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Schaefer, a Malaysian exporter of wheelie bins, has failed in the Federal Court to have dumping duties removed.  The exporter had won five large Australian contracts for the supply of mobile garbage bins, predominantly to Australian councils.  In response to this significant volume of imports that was occurring within a short space of time, Nylex Limited and another company Sulo lodged an application to Australian Customs for the institution of dumping duties.  As per usual, the key issues were whether or not the Malaysian imports were being bought into Australia at dumped prices (i.e. below the normal value in the domestic Malaysian market) and whether or not local industry had suffered material injury as a result of the imports.

The major issue in this case concerned whether material injury in fact had been caused by the imports.  The Malaysian company argued that the contracts that they had won were on the basis of various other factors, such as the quality of the product and reliability and the warranty terms.  Australian Customs conducted an extensive investigation which included interviews with a number of the councils that had awarded the contracts.  Customs determined that the fact that the Malaysian company offered the lowest price was significant.  Customs also found that the Malaysian product was not significantly superior to the Australian equivalent.  Accordingly, Customs made a finding that dumping had occurred and that material injury had been suffered by the Australian industry in the form of reduced profits and price suppression in the relevant period.

The Malaysian company launched a Federal Court action which, amongst other things, claimed that the Statement of Essential Facts from Customs omitted a number of facts arising from their interviews with local councils.  However, the Court found that the Statement of Essential Facts was merely part of the statutory process and was a provisional document and, therefore, was not a definitive report to the Minister for Customs.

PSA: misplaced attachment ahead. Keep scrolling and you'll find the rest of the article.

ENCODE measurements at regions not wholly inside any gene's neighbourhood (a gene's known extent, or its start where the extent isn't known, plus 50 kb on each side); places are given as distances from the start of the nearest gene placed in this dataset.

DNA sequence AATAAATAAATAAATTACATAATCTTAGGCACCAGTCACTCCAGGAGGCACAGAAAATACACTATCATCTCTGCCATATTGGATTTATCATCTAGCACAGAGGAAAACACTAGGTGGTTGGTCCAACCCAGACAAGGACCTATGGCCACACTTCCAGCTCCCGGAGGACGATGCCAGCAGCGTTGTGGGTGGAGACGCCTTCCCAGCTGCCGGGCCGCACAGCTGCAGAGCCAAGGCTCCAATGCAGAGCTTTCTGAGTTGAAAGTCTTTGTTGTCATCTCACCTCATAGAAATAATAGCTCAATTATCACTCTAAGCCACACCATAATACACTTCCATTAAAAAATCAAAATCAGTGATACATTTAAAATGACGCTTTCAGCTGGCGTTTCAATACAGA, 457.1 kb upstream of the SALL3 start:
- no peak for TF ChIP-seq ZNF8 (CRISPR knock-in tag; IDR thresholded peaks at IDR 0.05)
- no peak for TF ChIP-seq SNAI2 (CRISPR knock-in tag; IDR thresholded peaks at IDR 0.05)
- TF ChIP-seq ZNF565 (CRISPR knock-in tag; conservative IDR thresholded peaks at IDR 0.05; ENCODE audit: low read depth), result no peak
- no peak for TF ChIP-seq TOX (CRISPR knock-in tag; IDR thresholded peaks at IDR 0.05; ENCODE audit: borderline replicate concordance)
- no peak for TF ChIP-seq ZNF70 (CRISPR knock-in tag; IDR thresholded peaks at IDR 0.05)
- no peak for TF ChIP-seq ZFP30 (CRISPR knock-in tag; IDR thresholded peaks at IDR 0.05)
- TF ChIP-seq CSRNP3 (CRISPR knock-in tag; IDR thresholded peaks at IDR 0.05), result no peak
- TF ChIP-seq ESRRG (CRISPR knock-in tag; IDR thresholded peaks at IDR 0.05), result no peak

The Malaysian company had also argued that the available evidence could not support the material injury finding because of the presence of other factors upon which the purchases were based.  This raises the interesting question of whether the dumping caused material injury because, if the purchases were based on factors other than price, then the causal connection is unlikely to be made out.  Here, the Federal Court found that the issue of causation is to be dealt with on a practical basis and that there was clearly sufficient evidence to show that price was an important factory.

The conclusion to be drawn from this case is that it demonstrates that it is very  difficult for importers to overturn a primary finding of dumping in circumstances where a thorough investigation has been undertaken.  So long as local industry has provided to Customs sufficient statistical information to demonstrate selling at dumped prices (e.g. through overseas market surveys and ABS statistics, etc) and there is sufficient accounting information to demonstrate a trend in material injury, then these findings will be quite difficult to overturn unless there is compelling evidence to the contrary or significant errors in Customs’ reasoning.

Ross Becroft, B.A., LL.B., M.Comm.Law (Melb)

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